Opinion

The case was before the court on the SEC’s motion for reconsideration of the earlier refusal to enter a preliminary injunction. The critical questions for consideration now that discovery had been completed are whether a security is involved and if there is a likelihood of a reoccurrence of the wrongful conduct counseling the entry of the requested injunction. The court answered each question in the affirmative.

First, there is a security. The seminal case is SEC v. W.J. Howey Co., 328 U.S. 293 (1946). The three part test established by the High Court requires a determination of: 1) If there was an investment of money; 2) whether those funds were put into a common enterprise; and 3) if there is an expectation of profits from the efforts of others.

While initially the court denied the SEC’s request for a preliminary injunction, that ruling was based on the significant fact disputes that appeared at the threshold of the litigation. Here the SEC focused on “the promotional materials presented on Defendants’ website, the Whitepaper posted online and social media accounts concerning the ICO of the BLV token [which] constitute and ‘offer” of unregistered . . .” securities in violation of Section 17(a). Those materials show that Defendants sought to entice potential investors to purchase BLV tokens by using the “Buy Now” button on the website — the first Howey factor.

Equally clear is the fact that the investment was in a “common enterprise” within the meaning of the Supreme Court’s seminal decision. Blockvest claimed that the funds would be pooled and there would be a profit sharing formula – the second Howey factor. Finally, the website told investors they would be “passive” – profits would come from the activities of others, the final Howey factors. Accordingly, it is clear that a security is involved.

Finally, the court concluded that an injunction should be entered since there is a reasonable likelihood that the wrong will be repeated. One of the key factors here is the state of mind of the Defendants which requires an analysis of the prior violations and the potential for repetition in the future. While Defendants admit mistakes and argue again as they did earlier that there is no need for an injunction, that claim is not supported by the record. There are past violations as demonstrated by the fact that unregistered securities were offered for sale.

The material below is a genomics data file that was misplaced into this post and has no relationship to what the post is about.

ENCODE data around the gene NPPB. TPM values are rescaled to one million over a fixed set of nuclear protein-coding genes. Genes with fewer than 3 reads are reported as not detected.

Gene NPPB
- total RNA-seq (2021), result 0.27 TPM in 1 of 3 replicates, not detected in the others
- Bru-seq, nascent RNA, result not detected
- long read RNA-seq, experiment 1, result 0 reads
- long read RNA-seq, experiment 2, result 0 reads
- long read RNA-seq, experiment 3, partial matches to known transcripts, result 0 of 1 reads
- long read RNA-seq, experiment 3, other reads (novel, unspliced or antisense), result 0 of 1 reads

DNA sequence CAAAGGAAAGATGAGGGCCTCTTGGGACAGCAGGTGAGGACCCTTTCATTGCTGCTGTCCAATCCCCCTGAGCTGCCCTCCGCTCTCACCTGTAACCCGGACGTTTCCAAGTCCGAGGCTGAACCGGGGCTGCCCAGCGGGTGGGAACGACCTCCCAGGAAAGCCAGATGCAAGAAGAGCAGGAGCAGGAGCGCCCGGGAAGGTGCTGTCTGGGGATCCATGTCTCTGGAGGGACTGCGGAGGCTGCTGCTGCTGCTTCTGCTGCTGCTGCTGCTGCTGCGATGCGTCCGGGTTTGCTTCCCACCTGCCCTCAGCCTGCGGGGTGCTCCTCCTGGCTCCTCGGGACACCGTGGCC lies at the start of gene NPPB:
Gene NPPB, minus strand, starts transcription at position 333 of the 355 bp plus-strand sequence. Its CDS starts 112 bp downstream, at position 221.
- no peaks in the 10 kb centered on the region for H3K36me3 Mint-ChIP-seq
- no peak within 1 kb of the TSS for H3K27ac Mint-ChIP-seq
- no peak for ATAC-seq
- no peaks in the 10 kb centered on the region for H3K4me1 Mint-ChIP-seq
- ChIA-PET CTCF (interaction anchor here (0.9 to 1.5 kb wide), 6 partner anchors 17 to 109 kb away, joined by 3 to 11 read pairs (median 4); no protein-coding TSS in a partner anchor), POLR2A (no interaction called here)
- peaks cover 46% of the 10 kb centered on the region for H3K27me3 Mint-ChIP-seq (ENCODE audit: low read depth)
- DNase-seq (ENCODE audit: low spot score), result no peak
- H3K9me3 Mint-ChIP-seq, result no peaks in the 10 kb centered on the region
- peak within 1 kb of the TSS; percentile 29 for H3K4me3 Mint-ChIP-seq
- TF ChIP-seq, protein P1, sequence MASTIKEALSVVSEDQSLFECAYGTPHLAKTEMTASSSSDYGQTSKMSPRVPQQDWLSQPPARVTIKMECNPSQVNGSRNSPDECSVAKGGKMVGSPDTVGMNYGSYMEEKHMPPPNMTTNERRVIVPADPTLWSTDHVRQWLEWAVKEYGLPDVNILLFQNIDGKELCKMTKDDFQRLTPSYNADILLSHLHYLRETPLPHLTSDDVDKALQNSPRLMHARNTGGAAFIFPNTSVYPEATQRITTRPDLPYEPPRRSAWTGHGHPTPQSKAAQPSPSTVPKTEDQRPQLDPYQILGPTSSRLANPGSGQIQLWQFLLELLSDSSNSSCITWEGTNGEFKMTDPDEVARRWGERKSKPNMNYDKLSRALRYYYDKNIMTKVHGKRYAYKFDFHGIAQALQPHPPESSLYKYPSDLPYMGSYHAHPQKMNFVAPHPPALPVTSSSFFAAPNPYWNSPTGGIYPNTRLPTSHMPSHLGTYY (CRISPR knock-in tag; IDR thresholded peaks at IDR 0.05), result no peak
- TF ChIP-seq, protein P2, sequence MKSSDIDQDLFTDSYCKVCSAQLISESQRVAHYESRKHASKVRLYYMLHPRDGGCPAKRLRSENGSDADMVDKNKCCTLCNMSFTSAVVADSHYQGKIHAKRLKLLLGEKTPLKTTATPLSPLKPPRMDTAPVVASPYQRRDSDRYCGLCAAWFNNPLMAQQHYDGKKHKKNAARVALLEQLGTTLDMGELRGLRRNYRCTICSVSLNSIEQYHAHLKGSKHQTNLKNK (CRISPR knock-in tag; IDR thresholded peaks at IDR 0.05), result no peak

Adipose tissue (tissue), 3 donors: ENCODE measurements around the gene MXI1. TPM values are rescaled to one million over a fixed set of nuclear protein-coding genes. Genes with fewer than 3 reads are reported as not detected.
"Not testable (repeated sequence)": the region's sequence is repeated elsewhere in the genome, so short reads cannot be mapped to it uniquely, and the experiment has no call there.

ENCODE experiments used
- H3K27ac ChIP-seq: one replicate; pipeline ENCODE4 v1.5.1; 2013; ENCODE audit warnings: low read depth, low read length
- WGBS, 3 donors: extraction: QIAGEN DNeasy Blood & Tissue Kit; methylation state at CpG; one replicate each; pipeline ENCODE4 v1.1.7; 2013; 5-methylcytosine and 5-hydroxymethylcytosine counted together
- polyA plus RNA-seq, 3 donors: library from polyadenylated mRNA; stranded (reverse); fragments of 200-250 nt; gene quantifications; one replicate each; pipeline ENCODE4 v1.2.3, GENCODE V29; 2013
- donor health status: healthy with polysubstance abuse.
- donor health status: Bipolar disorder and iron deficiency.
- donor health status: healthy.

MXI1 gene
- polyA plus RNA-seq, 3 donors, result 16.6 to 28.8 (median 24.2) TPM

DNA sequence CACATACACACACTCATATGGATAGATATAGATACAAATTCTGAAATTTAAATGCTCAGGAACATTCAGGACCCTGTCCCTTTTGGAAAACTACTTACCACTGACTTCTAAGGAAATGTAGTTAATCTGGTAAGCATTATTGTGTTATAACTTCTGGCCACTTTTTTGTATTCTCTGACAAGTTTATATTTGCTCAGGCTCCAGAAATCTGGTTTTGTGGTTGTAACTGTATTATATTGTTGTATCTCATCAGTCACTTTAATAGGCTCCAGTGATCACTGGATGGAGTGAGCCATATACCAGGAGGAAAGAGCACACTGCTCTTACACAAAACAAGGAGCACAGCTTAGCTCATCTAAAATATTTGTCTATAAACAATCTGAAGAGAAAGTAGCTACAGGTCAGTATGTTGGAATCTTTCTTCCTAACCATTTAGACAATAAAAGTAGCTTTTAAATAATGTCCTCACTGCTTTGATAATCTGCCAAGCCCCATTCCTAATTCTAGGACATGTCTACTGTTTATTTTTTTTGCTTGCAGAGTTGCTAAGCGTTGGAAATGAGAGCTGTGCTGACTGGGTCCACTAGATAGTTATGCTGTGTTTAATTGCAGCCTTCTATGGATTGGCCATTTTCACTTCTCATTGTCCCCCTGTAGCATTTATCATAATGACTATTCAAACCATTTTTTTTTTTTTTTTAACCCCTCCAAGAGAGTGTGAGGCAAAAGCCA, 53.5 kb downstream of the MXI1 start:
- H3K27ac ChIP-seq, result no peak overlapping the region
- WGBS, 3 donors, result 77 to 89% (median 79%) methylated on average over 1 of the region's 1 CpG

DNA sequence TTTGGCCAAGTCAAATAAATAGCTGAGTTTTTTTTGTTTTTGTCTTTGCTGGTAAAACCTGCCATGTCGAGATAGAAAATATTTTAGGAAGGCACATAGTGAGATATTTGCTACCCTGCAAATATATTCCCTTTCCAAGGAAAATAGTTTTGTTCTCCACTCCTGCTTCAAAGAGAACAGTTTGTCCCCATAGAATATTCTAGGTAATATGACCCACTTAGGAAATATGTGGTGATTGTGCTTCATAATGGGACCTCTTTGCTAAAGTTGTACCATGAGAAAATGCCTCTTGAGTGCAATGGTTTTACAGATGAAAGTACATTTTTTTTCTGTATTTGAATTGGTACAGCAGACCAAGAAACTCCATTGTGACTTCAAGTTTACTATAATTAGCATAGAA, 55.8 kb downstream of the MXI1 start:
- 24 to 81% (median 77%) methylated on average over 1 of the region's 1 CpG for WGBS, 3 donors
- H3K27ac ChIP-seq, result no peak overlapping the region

Perhaps more importantly, there is the potential for repetition in the future. That arises not just by inference from the prior violations but in view of the recent actions of defense counsel and Defendants. Defense counsel requested leave to withdraw because of a request to file certain documents which they could not assert complied with Rule 11. Subsequently, Defendants sought to file the same documents. The clerk of the court rejected the request. In view of these facts, and the complete discovery record, the court granted the Commission’s request for reconsideration and entered a preliminary injunction.

Comment

The court’s initial denial of the SEC’s request was viewed by many as a significant loss for the agency. Throughout its opinion on the motion for reconsideration the court revisited that determination. The legal issues and much of the evidence is the same in each instance. For example, the false claims that littered Defendants’ website about the SEC, CFTC, NFA and the wholly made-up Blockchain Regulatory Agency continued to be on full display. Defendants’ oft repeated claims which essentially argue “no harm no foul” based on the supposition that “mistakes were made” but there were no investors, just Defendants’ money and that of friends were the same yarns spun at the earlier hearing.

While discovery is now complete, and more facts were available, the determinative factor seems to have been the withdrawal of defense counsel and the efforts to file documents that failed to comply with Rule 11. Indeed, the real difference here seems to have been not the facts but the loss of credibility by Defendants – the veracity of their denials appears to have collapsed in the wake of defense counsel’s withdrawal and their misguided effort to file documents that could not pass muster under Rule 11. Credibility is everything.